William C. Mutterperl
Executive Vice President,
General Counsel and Secretary
FleetBoston Financial Corporation
100 Federal Street
Boston, MA 02110
July 16, 2001
Jonathan G. Katz
Securities and Exchange Commission
450 5th Street, N.W.
Washington D.C. 20549-0609
Re: Interim Final Rules for Banks, Savings Associations, and Savings Banks under Sections 3(a)(4) and 3(a)(5) of the Securities Exchange Act of 1934, Release File No. S7-12-01 ("Interim Final Rules")
Dear Mr. Katz:
I am writing to you on behalf of FleetBoston Financial Corporation ("FleetBoston") to express its serious concerns about the above referenced Interim Final Rules issued by the Securities and Exchange Commission ("Commission") on May 11, 2001.1
In 1999, Congress enacted landmark legislation modernizing the nation's financial services system, the Gramm Leach Bliley Act (GLBA). As part of the modernization effort, Congress acted to preserve the authority of banks to continue to engage in a limited range of securities activities that have been actively and safely conducted in banks for decades with the careful oversight of the bank regulatory agencies.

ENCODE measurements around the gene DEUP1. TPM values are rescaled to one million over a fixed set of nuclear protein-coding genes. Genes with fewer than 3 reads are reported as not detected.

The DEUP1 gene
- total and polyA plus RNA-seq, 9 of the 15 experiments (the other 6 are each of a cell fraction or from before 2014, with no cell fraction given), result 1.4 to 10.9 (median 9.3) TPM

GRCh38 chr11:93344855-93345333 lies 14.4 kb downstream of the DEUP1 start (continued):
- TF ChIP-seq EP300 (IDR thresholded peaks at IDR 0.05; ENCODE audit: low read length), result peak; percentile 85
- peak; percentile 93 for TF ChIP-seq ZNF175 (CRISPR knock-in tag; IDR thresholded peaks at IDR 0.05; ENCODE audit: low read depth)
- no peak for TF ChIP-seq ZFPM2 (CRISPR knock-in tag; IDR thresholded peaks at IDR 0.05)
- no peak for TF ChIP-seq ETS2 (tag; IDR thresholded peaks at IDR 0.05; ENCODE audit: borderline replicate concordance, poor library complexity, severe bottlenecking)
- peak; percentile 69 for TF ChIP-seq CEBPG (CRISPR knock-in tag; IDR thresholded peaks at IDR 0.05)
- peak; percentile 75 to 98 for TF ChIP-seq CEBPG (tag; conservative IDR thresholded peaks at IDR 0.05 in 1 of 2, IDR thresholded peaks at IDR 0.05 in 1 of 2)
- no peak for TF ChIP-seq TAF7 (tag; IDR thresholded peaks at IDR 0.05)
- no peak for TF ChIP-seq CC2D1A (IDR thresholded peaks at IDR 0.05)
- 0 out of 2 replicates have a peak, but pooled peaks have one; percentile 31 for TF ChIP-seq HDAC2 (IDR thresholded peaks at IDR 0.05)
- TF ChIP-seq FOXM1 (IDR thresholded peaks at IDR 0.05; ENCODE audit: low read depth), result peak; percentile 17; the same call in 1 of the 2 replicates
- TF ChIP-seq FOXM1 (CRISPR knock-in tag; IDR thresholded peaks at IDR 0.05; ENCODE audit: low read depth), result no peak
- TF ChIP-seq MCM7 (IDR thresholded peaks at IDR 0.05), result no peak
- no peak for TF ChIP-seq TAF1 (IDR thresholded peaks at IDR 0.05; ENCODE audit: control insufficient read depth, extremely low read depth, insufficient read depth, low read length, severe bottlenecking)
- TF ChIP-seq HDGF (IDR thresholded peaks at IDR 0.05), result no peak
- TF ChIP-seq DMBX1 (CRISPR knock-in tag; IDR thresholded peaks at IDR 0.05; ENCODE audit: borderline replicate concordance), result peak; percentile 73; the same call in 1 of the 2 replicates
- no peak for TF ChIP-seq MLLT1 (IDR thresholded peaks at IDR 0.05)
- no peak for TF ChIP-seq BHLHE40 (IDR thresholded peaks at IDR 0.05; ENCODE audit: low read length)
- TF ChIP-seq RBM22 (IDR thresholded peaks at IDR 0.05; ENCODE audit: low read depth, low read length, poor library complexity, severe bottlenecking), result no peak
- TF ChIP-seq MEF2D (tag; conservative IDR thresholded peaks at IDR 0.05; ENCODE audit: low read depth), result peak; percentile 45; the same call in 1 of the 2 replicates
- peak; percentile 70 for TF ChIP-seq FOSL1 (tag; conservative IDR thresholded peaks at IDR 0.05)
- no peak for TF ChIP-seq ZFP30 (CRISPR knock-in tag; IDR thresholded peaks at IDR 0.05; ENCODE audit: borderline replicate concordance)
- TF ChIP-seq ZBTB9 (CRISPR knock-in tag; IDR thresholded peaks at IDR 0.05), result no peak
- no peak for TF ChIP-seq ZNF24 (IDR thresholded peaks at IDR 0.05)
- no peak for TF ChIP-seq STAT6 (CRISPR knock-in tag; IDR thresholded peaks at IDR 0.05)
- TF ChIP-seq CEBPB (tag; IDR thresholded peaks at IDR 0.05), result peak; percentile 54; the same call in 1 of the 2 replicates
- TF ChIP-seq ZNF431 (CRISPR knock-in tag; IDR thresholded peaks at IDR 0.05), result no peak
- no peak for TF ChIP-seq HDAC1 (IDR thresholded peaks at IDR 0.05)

Specifically, Sections 201 and 202 of Title II of GLBA eliminated the blanket exception for banks from broker-dealer registration and oversight by the Commission provided by the Securities and Exchange Act of 1934 ("Exchange Act"), and replaced it with several carefully defined exceptions. Congress expended a great deal of thought, time and effort into achieving this result, which provides a good balance between consumer protection, functional regulation and the continued ability of banks to compete in this important area of financial services. However, the Interim Final Rules released by the Commission threaten this delicate balance through an overly broad interpretation of the broker and dealer provisions of the GLBA. FleetBoston is very concerned that the requirements and conditions imposed on several of these exceptions go far beyond what Congress authorized in the GLBA and will have an adverse effect on our securities activities and on our relationships with our customers. We wish to point out briefly several aspects of the Interim Final Rules that we believe would have a significant negative impact on the conduct of our business: